The loudest voices in the sneaker community mostly yell lyrics about “The Hustle” and about how hard they are, and periodically pull quotes from The Wolf of Wall Street, Scarface, and Goodfellas. Fuck you, pay me. It’s all about the hustle. Making sure my money’s right.
They preach a priority of financial security. And I’m not in the choir.
If I’m going to be honest, I’ve skipped meals for shoes.
I’ve had my phone turned off. I’ve paid rent really, really late. I’ve bought Wendy’s with change my roommate left in the living room. And I’ve gone to bed hungry. All to make sure I got laced correctly.
My money wasn’t right. It wasn’t right at all. I decided to take some time away from working, so my income was thin. But any intelligent person would have made the choice to prioritize food over sneakers. I made the other choice.
But any intelligent person would have made the choice to prioritize food over sneakers. I made the other choice.
When I wanted something, I had to figure out how to get it. I’m not one of those people who's been working since before they hit puberty, but I’ve been working the system for that long. Whether it was through manipulation, coercion, or earning a few quick bucks, I figured out how to get what I wanted. It usually involved sacrifices and made me a scrappy guy.
That's why I hate most sneaker releases. I hate that stores and brands operate on such a short release schedule that we don’t see or hear about the shoe until it’s nearly being released. I understand the strategy behind it: I used to help plan these strategies when I ran retail operations. But for someone who is trying to budget for a release it’s a nightmare. If you hear that a double pack of shoes is coming out in two weeks, you’re automatically out $800 (because obviously you need 2 pairs each). Come up with $800 in two weeks without making any budget cuts. I dare you.
Sometimes I look at my wall of sneakers and remember those times that I skipped going out or think about what it would be like to have cable. My Yeezys are mad worn, but I could still go on a vacation with the money I’d make from selling them. I have at least 10 pairs of shoes that are worth $400 each that I’ve never worn once. I could let all those go and live a much more comfortable life. But I’m not sure it’s worth it.
I learned how to justify anything to anyone, and justify anything to myself. And there is solid logic behind my choice. I should tell you that shoes are not as important as making sure you’re well fed through the weekend, or as important as paying your cell phone bill on time, or keeping your landlord off your back. But the way that I’ve worked it out is that it’s cheaper to pay a late payment fee to AT&T than to pay resale for a pair of collabs. If I wait until my paycheck, I’ll have to buy at resale price and lose $150. One choice is pride, the other is financial stupidity. Right? Or am I lying to myself? I honestly can’t tell anymore.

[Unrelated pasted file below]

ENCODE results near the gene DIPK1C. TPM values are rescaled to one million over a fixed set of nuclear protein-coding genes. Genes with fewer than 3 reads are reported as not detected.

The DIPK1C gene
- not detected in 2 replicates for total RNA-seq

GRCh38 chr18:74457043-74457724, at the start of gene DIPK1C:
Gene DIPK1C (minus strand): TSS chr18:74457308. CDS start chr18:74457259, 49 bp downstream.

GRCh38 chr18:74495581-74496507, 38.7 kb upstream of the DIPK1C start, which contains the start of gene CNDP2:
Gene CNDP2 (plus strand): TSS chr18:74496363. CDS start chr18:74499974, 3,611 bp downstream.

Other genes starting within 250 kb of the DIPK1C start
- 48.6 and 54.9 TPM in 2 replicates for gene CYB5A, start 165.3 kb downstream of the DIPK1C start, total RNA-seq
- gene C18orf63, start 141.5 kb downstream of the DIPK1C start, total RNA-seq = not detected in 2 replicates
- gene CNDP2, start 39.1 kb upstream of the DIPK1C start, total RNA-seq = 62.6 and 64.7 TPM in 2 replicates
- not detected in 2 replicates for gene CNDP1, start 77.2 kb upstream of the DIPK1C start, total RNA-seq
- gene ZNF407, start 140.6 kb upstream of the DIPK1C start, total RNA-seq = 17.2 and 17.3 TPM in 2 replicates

I’ve found that a pair sits on my shelf longer than someone remembers the delinquency required to obtain it. AT&T forgives that late payment if you get it in during the right window, but Nike.com won’t forgive you if you try to swing by a week later for them Js. They’re already gone. And when I look at my shelves, I don’t remember what it was like eating Popeyes four times the week those Liquid Gold Lunar Force 1s dropped, but I will remember what it’s like to wear them.
Sneakers have always been a distraction. I once left one of my best friends alone in a movie to try to buy a pair of shoes on my phone (the reception was terribad and I missed out). I’ve turned down dates with solid 9s based on crappy footwear. I’ve left work for a 45 minute “trip to Duane Reade” to catch a quickstrike at 21Mercer. These are distractions, and have gotten in the way, but they’ve never led to getting my phone shut off.
I’ve made shitty decisions in the sneaker world, and will continue to toe the line between responsible and desperate. My situation has changed completely from when I was choosing between Js and a sandwich, but the scrappy guy that lives inside of me is always ready to tap in.
Please don't do what I do. It's dumb, and if you have the capacity to feel shame you'll feel it. What I do represents an unhealthy relationship with identity, money, and consumerism. Personally, I'd rather bear this cross than another, because I look pretty dope doing it, but it's not sustainable. It's immature and unsophisticated, but it's the hand I have now, and I'm playing it.
Pete Forester is eating shitty dinners this week and skipping out of work just so he can get those murdered out Qasas. He cannot wait to hear all the different ways you’re going to call him lame and childish. He’s on Twitter @Pete_Forester, if you want to tell him to his face.